There are ways to bounce back when you’re not feeling motivated, when the bears are hibernating and you wish you could too, when it’s cold (freezing cold) in the mornings – and dark – but you’ve still got to get up and GO! Urgh!
This time of year is roughly half-way between the excitement of starting the academic year and the somewhat different buzz of sitting your exams. To be wedged between these two peak times in the year risks leaving us in a potential valley and that’s without the added pressure of any mock exams around this time (more on this later).
Just to reinforce the point, it was officially supposed to be the most depressing day of the year last week. No matter what your views on that, things do seem to require a bit more of an effort when the temperature’s a tad chilly outside: you’re either warm as toast and loathed to step out – or weighed down with extra coats and blankets because the heating’s not working.
So what to do?
Make a plan! It will give you something to focus on and help to get you motivated again. Here’s what works for me.
Step (1): I start by working out what I want (or need) to achieve. By identifying the end goal, I know now what success will look like – so when I get there, I can celebrate!
Step (2): I make a list of all the things that are going to have to get done along the way to achieve that end goal. If you were an athlete, you’d identify all the different training stages you’d need to go through to get to peak fitness in time for a big race and this is the same.
Step (3); I sort out that list into manageable chunks. It’s pointless making each one too big because they won’t be achievable and then I just end up getting behind and risk giving up on the idea.
Step (4): Personally, I need some sort of management tool to ensure that I have a good chance of then completing each of those tasks. Someone recommended a big calendar or planner: the bigger the better because it is highly visible. Good idea! By writing the tasks into the planner spread out fairly evenly between now and the end goal, there’s a much better chance of my achieving them. Seeing the days mapped out in front of me works as a very effective means of knowing what I need to get done and by when. Once I’ve done the task for the day, I can relax. And I can also relax about the rest of the workload because I don’t need to do those tasks until it’s their ‘turn’ on the planner. Feeling calm.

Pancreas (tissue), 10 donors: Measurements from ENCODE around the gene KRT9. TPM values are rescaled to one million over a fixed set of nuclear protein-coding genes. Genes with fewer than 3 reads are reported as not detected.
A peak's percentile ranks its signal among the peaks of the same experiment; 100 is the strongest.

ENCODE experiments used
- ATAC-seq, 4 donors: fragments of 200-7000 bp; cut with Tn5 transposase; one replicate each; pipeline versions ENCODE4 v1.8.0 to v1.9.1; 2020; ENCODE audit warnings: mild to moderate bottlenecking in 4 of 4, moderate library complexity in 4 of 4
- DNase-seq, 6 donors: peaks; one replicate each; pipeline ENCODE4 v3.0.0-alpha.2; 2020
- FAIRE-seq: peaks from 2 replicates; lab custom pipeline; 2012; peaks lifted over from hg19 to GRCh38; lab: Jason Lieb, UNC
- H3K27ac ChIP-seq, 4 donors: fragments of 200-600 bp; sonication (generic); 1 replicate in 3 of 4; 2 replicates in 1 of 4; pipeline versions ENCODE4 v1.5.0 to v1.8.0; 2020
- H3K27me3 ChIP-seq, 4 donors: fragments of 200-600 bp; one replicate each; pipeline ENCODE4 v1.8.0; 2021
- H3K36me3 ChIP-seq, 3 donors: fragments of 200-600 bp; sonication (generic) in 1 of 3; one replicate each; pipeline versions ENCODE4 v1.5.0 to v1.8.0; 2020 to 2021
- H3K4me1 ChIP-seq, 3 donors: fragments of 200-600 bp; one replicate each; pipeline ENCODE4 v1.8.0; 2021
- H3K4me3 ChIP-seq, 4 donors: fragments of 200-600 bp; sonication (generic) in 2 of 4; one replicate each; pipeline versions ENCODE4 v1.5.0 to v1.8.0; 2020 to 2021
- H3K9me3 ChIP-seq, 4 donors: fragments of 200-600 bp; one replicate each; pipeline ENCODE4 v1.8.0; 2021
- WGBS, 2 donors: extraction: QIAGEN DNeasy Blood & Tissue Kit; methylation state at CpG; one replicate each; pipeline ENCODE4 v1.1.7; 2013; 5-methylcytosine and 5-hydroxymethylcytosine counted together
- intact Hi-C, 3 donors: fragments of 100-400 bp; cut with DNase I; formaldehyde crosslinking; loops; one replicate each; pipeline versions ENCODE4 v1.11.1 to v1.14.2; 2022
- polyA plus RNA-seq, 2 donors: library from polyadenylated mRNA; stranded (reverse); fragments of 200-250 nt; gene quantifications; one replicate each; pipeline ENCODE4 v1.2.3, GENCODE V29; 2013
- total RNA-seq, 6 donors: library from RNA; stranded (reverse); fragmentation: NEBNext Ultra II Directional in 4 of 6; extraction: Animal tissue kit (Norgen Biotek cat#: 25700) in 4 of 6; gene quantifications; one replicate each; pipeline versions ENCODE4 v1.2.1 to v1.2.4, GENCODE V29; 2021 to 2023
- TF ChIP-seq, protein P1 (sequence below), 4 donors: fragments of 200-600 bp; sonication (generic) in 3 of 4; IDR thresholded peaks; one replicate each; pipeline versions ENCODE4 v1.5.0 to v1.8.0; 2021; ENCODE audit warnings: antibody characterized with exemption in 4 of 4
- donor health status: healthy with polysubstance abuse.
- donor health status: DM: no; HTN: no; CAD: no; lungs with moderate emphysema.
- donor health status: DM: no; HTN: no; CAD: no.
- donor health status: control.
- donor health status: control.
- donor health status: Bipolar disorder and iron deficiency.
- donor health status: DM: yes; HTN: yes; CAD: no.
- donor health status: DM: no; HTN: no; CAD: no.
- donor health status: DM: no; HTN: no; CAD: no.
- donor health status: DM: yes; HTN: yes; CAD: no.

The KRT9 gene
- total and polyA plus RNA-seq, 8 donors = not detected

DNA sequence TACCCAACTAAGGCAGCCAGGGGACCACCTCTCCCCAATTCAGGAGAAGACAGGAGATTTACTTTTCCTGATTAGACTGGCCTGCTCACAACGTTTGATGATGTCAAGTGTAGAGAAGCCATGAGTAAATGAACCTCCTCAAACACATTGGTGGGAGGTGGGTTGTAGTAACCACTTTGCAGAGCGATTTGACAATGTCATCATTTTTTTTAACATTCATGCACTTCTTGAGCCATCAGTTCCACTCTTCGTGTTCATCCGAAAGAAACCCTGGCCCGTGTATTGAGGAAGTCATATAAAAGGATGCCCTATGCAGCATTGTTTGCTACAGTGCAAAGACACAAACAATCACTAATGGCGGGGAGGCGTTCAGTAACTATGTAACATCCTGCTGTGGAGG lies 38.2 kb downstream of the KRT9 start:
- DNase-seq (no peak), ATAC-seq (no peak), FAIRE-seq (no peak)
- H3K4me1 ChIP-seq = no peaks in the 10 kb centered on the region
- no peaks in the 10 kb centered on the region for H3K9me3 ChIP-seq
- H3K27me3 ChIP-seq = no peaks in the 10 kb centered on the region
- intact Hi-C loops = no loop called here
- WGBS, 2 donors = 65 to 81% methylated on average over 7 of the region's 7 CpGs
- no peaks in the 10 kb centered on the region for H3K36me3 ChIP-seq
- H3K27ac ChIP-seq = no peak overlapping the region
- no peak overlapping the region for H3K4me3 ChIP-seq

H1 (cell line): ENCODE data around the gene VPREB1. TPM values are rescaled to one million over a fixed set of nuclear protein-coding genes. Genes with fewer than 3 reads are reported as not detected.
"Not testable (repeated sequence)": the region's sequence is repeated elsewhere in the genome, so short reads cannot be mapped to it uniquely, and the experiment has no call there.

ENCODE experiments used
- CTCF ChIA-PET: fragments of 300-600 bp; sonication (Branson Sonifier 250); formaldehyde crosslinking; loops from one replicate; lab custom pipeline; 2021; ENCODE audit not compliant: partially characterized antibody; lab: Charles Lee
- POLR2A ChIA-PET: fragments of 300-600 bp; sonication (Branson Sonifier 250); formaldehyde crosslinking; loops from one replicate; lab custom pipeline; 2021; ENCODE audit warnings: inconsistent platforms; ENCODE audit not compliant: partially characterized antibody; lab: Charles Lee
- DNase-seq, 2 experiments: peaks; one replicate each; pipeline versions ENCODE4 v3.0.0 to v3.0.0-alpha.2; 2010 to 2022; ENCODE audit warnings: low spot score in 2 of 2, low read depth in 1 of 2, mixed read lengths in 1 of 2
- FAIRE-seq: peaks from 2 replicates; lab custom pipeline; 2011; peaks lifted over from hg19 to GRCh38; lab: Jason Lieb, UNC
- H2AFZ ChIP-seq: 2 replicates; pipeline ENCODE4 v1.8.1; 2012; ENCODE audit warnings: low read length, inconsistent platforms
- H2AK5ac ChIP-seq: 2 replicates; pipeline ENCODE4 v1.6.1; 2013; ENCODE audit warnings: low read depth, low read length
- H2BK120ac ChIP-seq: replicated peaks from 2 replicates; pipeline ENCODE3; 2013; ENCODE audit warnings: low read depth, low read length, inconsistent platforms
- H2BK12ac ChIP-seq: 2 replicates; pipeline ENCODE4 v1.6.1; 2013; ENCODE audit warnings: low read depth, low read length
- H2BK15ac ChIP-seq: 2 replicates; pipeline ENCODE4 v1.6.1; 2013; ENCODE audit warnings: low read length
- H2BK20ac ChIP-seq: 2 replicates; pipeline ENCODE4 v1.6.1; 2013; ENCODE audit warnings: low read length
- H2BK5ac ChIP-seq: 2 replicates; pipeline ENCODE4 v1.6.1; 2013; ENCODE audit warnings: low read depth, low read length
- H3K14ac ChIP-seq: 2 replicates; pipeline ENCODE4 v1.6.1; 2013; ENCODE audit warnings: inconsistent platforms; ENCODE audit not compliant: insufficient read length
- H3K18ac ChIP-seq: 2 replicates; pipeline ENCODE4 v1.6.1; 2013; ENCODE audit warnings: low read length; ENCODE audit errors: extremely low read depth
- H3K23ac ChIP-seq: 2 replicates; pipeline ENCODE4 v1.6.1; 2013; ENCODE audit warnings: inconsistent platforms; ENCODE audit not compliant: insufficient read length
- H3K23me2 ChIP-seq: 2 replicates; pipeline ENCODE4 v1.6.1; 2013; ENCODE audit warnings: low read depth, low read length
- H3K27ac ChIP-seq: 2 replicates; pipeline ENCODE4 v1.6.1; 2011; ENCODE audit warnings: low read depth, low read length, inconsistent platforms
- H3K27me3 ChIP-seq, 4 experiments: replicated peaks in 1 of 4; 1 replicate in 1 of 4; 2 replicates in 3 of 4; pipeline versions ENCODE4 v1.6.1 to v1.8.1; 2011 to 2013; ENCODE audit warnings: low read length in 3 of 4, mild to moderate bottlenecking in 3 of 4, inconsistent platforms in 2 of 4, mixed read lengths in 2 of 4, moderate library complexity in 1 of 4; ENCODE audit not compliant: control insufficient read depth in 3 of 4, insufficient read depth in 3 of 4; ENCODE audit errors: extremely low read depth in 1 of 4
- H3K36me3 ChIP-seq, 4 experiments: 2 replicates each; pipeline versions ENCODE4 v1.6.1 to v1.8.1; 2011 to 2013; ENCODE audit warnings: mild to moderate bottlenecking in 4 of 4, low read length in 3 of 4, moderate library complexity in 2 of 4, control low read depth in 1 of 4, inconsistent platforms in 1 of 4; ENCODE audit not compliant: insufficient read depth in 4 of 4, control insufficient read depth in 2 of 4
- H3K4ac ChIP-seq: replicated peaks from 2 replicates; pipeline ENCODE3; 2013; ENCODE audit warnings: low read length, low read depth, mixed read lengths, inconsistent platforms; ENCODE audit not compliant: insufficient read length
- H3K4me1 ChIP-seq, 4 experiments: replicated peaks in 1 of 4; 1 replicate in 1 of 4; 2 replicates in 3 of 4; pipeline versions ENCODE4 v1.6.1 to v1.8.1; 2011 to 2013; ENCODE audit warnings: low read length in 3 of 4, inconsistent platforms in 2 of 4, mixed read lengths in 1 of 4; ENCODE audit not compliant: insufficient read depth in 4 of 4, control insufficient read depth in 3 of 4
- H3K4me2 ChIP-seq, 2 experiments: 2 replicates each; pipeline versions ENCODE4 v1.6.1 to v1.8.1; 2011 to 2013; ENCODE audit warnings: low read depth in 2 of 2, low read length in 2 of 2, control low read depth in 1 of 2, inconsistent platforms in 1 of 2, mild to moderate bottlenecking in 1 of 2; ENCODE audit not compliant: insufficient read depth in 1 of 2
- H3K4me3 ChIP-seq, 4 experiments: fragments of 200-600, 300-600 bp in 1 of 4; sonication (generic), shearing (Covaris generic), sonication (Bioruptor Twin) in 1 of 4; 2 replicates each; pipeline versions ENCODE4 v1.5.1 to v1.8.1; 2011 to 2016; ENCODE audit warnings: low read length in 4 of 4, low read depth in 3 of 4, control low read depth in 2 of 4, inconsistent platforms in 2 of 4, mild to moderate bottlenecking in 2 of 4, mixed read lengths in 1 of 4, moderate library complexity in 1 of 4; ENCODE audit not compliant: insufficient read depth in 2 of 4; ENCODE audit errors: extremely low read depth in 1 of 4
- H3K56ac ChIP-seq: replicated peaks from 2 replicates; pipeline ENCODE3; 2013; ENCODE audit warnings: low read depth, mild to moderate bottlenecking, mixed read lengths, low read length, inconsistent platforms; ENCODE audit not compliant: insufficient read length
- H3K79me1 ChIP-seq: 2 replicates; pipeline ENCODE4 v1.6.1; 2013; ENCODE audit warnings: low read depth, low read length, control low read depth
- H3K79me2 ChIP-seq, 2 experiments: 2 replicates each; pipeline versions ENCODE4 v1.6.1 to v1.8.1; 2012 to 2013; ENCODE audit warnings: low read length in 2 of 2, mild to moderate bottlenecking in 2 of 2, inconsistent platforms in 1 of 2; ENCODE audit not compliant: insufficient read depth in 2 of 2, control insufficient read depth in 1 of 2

Step (5): Finally, as a backup plan, I find that telling someone about the planner, tasks and end goal also helps me because, in telling others, it is out in the open and at risk of cropping up in conversation. I don’t want to have to make excuses so, for me, it gives me extra determination to stick to the list. Try telling the person most likely to keep checking up on you: your mother, tutor, brother, daughter, best friend? Whoever they are, they’ll unknowingly be helping to keep you on track and motivated.
Remember the fun part!
Life is not all about work. It’s really important to have fun too and if you only map out a planner for work, you’ll miss out on this important balance. You need the fun to motivate you. It’s the reward for completing the tasks you assigned yourself along the way – and of course for achieving that seemingly elusive end-goal so make sure you make time for yourself as you tick off all the things you need to get done. When I’ve completed a task, I stop and eat, swim, or meet a friend. Rightly or wrongly, I won’t stop until I complete the relevant task, but part of what keeps me on track is the guilt-free reward at the end.
And don’t let the plan become the distraction
It wasn’t that long ago I’d have spent hours choosing and then completing the planner and the detail of the tasks whilst allowing the whole process to distract me from the underlying purpose. Sheer workload has forced a huge rethink in my approach and the above now works reliably for me so good luck with whatever approach works best for you. You deserve it.
And going back to the subject of mock exams
Just remember they’re exactly that … mock tests designed to find your strengths and weaknesses in those subjects and to prepare you for the real ones later in the year. Keep calm, do your very best and whatever the results … these can change dramatically with focus and determination.
Just as an interview is an opportunity for you to find out more about the place you are applying to, mock exams are an opportunity to find out what you need to work on in order to achieve the end goal of passing your exams. Understanding what you need to work on will help with your list and therefore with your planning – and if you have a plan, you have a chance.
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